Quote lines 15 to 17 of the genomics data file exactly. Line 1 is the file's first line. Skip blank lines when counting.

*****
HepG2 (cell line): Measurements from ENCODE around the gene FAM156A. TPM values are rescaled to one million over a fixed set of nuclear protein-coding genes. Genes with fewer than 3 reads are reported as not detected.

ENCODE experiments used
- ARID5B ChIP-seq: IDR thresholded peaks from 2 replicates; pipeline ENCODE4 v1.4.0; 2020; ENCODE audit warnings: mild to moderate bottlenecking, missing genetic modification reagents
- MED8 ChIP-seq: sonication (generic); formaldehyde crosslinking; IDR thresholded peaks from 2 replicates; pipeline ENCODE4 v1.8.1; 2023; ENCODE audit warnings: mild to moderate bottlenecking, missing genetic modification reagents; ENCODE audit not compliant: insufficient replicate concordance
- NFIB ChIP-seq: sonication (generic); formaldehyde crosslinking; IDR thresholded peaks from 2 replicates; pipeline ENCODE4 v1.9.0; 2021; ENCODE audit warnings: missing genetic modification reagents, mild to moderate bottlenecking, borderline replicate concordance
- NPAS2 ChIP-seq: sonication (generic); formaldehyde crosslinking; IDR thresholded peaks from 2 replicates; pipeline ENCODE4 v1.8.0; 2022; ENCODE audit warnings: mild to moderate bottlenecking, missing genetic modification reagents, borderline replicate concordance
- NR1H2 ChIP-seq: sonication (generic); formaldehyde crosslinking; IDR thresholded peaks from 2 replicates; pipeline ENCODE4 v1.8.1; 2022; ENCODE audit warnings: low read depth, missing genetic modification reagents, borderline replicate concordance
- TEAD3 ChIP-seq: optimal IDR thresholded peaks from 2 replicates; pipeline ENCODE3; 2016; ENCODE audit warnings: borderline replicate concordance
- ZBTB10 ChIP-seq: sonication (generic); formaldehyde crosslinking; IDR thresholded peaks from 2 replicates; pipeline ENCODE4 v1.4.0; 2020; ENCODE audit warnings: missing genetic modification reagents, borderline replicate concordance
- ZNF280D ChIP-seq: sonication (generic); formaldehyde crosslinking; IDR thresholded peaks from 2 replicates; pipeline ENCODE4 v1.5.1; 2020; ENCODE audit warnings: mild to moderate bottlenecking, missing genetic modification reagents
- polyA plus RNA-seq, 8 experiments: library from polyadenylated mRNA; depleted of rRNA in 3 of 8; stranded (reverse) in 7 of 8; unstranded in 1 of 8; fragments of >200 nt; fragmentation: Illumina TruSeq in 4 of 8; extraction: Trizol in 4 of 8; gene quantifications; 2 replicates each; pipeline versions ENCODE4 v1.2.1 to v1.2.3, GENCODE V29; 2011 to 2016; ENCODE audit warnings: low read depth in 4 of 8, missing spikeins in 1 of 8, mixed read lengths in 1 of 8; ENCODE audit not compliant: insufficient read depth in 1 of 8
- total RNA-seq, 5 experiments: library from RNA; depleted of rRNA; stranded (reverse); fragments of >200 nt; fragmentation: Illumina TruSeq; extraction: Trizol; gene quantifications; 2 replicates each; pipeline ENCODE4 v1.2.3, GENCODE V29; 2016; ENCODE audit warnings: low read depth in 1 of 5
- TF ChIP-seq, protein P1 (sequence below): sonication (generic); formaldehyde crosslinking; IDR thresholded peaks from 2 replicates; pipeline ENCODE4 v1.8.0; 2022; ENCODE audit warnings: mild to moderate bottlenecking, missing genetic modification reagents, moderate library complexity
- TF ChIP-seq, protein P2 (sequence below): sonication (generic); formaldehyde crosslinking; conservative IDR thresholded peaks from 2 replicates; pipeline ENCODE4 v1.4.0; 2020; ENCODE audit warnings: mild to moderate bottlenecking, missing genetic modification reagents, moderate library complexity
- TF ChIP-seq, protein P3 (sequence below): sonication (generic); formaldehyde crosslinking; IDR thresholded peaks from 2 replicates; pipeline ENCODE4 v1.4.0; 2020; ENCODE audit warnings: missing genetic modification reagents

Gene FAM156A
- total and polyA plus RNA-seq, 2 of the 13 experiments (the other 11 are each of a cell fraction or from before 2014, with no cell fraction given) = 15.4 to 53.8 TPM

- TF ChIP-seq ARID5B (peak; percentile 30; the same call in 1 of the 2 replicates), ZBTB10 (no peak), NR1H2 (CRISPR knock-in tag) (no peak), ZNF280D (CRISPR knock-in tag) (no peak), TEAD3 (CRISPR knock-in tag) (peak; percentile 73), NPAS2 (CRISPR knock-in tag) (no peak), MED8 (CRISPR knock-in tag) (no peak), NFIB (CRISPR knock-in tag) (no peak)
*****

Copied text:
- TF ChIP-seq, protein P3 (sequence below): sonication (generic); formaldehyde crosslinking; IDR thresholded peaks from 2 replicates; pipeline ENCODE4 v1.4.0; 2020; ENCODE audit warnings: missing genetic modification reagents

Gene FAM156A
- total and polyA plus RNA-seq, 2 of the 13 experiments (the other 11 are each of a cell fraction or from before 2014, with no cell fraction given) = 15.4 to 53.8 TPM